Now, A Second Front

The convoy of buses had been wandering the remote area of Bosnia for three days, looking for a safe road to Travnik, a town 45 miles northwest of Sarajevo. The passengers thought the Muslim-Croat alliance in Bosnia guaranteed some measure of security for their journey. They were wrong. In the village of Torine, they stopped to smoke cigarettes and chat with Muslim guerrillas and local residents. Suddenly, an artillery shell erupted in dust and shrapnel only 50 yards away, and everyone bolted for cover. Two more terrifying explosions followed. It was nothing out of the ordinary in Bosnia, except for one thing: this barrage came not from the Muslims' usual Serb antagonists, but from Croats-the Muslims' erstwhile allies. "Everything is crazy," muttered Zoran Uresic, 36, a passenger from the bus convoy. "Everything."

Bosnians see pathos as well as madness in the situation. As if the republic's Muslim-led multiethnic government didn't have enough trouble with the Serbs pounding Sarajevo, it now faces explosive new tensions with the powerful Croats. The Muslims are the most numerous group in Bosnia, but the weakest militarily: they barely control five towns in the republic. Serb and Croat forces tied to their respective governments in Belgrade and Zagreb have carved up the rest of the territory between them. Indeed, Zagreb appears bent on cementing its control in jointly administered Muslim-Croat areas of central Bosnia--even if it means cutting a deal with the hated Serbs.

The Bosnian government fears being sold out under the cloak of diplomacy. Croatian President Franjo Tudjman and President Dobrica Cosic of the Serb-dominated rump Yugoslavia are negotiating in Geneva under European Community auspices about what appears to be a de facto Serb-Croat partition of Bosnia. President Alia Izetbegovic of Bosnia and Herzegovina has been stalling the talks. But the other two parties are racing to consolidate their positions before the onset of winter.

The Croats have been busy. In Mostar, a strategic southern Bosnian city of 110,000 that was recaptured in June from the Serbs by a joint Muslim-Croat force, Croat soldiers recently took control of two police buildings, declared a dusk-to-dawn curfew and banned Bosnian radio. Last week's fighting near Travnik was particularly ominous. It erupted just two days after Mate Boban, the leader of Tudjman's Croat nationalist party in Bosnia, announced that the jointly administered town should become part of his self-proclaimed Croatian state of "Herceg-Bosna." Poorly equipped Bosnian army troops in the area were already getting edgy over what they see as exorbitant fees charged by Croatian forces for getting supplies through to their troops and to civilians in places like Sarajevo. Boban denies the charge: "We haven't received a single dinar," he told NEWSWEEK. "The problem is, there are elements of the Muslim community who want to set up their own government." But Bosnian army troops say that Croat forces in Novi Travnik hijacked a shipment of fuel from Turkey that was supposed to go to the Bosnian army. A Muslim soldier was shot in the ensuing argument. Both sides threw up barricades and opened fire.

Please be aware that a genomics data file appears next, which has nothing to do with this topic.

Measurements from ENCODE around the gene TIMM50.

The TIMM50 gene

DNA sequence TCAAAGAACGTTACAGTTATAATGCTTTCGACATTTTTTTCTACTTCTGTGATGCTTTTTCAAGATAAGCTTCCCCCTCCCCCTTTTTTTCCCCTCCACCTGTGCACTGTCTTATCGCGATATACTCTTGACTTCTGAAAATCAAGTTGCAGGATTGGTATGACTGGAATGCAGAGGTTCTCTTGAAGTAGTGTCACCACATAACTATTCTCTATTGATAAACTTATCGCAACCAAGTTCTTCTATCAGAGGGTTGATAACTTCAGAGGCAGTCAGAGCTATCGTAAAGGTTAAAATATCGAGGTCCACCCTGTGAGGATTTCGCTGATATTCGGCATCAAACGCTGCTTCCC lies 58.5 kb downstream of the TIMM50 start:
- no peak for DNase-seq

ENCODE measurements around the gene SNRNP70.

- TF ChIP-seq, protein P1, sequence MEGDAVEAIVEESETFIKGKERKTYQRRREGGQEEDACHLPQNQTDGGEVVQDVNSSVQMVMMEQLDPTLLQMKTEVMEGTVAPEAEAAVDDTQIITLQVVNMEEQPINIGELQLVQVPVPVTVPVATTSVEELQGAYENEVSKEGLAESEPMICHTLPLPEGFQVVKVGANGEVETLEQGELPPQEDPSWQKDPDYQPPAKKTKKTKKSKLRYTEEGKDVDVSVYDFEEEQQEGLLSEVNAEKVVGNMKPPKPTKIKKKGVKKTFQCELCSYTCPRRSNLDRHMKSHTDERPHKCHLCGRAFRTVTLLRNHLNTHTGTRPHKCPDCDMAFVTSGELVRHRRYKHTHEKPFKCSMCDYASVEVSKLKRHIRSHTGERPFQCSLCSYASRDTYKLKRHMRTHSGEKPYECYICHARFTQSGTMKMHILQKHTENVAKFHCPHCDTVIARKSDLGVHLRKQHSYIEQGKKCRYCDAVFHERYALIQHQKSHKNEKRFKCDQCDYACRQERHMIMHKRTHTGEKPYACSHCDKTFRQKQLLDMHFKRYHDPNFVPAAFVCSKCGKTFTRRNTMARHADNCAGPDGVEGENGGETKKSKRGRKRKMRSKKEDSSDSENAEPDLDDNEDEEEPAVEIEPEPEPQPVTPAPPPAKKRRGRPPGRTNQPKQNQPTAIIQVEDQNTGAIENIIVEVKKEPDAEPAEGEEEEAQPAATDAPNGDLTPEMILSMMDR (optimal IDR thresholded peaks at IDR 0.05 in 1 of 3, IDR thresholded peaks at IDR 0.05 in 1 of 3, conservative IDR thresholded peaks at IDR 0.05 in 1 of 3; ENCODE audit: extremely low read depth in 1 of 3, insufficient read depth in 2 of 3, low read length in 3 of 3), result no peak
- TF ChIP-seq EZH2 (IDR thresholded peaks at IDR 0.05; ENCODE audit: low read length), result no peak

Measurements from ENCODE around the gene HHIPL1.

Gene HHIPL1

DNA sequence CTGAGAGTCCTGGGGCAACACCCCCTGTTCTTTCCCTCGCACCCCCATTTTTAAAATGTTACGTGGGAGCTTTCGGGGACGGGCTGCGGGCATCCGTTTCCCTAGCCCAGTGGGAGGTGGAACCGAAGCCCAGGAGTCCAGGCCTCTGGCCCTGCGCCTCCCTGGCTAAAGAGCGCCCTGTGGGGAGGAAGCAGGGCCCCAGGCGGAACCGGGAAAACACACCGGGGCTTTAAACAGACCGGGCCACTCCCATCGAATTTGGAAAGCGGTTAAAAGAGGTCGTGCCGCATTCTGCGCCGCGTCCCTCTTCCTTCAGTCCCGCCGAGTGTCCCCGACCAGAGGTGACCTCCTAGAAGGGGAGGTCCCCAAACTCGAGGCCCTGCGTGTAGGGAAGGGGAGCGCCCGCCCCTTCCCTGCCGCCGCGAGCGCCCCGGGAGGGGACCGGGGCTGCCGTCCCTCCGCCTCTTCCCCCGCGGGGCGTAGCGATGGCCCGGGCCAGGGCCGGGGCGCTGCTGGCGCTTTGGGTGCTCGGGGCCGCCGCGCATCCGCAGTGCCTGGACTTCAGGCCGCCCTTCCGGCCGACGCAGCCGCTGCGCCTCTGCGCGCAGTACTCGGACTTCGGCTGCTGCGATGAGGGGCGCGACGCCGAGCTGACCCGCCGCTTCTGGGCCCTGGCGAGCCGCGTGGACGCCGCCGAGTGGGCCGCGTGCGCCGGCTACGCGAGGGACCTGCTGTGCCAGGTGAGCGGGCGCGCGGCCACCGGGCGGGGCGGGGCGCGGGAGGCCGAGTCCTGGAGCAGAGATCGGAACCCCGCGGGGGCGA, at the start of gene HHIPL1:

Publicly, Muslim Bosnian leaders blamed the fighting on a few hotheads and expressed hope that Muslims and Croats could negotiate a settlement before the hostilities spread. Izetbegovic attributed the violence to "radical forces." In the Balkans, however, the spilling of blood between former allies is seldom the prelude to compromise. In Bugojno, 17 miles southwest of Travnik, the basement of the Kalin Hotel has become a dank hospital for 15 Muslim soldiers and civilians with faces bloodied by Croat shrapnel and legs blown off by Croat land mines.